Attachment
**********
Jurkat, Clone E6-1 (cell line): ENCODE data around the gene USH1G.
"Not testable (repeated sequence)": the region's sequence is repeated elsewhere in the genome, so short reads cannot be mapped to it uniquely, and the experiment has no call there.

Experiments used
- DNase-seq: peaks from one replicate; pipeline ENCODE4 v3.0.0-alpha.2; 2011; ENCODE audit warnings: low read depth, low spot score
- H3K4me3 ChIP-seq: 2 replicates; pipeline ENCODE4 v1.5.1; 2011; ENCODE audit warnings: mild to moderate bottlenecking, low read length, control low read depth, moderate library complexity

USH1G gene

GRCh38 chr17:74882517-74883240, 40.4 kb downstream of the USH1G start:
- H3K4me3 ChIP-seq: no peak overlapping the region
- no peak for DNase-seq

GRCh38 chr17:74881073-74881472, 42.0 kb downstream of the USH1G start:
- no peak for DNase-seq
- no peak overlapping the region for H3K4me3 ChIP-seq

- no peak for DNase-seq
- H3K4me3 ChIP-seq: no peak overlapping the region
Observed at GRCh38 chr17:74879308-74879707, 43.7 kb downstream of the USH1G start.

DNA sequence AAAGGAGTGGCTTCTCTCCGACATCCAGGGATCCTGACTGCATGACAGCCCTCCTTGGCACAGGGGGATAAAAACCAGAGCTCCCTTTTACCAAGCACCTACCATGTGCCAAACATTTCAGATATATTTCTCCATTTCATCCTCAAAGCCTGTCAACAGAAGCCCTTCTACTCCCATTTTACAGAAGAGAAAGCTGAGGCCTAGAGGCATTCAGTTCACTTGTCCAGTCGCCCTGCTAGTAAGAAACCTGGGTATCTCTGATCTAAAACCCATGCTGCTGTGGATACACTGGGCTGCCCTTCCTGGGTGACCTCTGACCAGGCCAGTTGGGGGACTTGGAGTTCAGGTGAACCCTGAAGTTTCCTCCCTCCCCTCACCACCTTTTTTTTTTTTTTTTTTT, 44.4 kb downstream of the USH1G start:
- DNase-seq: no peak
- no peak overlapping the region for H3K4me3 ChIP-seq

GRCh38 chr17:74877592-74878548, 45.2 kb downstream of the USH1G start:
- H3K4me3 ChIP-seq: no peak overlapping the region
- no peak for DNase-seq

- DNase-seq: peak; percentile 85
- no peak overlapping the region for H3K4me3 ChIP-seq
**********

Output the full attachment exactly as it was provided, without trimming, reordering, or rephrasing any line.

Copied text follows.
Jurkat, Clone E6-1 (cell line): ENCODE data around the gene USH1G.
"Not testable (repeated sequence)": the region's sequence is repeated elsewhere in the genome, so short reads cannot be mapped to it uniquely, and the experiment has no call there.

Experiments used
- DNase-seq: peaks from one replicate; pipeline ENCODE4 v3.0.0-alpha.2; 2011; ENCODE audit warnings: low read depth, low spot score
- H3K4me3 ChIP-seq: 2 replicates; pipeline ENCODE4 v1.5.1; 2011; ENCODE audit warnings: mild to moderate bottlenecking, low read length, control low read depth, moderate library complexity

USH1G gene

GRCh38 chr17:74882517-74883240, 40.4 kb downstream of the USH1G start:
- H3K4me3 ChIP-seq: no peak overlapping the region
- no peak for DNase-seq

GRCh38 chr17:74881073-74881472, 42.0 kb downstream of the USH1G start:
- no peak for DNase-seq
- no peak overlapping the region for H3K4me3 ChIP-seq

- no peak for DNase-seq
- H3K4me3 ChIP-seq: no peak overlapping the region
Observed at GRCh38 chr17:74879308-74879707, 43.7 kb downstream of the USH1G start.

DNA sequence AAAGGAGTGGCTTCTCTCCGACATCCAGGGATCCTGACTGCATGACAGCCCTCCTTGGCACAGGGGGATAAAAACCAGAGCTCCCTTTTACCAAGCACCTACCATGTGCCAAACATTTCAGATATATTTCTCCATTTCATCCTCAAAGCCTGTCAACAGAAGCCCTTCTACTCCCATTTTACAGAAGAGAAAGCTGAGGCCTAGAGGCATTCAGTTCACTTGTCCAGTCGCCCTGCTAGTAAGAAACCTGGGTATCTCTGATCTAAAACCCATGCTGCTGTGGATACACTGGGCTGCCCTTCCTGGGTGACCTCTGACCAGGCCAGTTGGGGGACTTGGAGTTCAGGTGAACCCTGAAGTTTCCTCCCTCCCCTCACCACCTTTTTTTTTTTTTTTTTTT, 44.4 kb downstream of the USH1G start:
- DNase-seq: no peak
- no peak overlapping the region for H3K4me3 ChIP-seq

GRCh38 chr17:74877592-74878548, 45.2 kb downstream of the USH1G start:
- H3K4me3 ChIP-seq: no peak overlapping the region
- no peak for DNase-seq

- DNase-seq: peak; percentile 85
- no peak overlapping the region for H3K4me3 ChIP-seq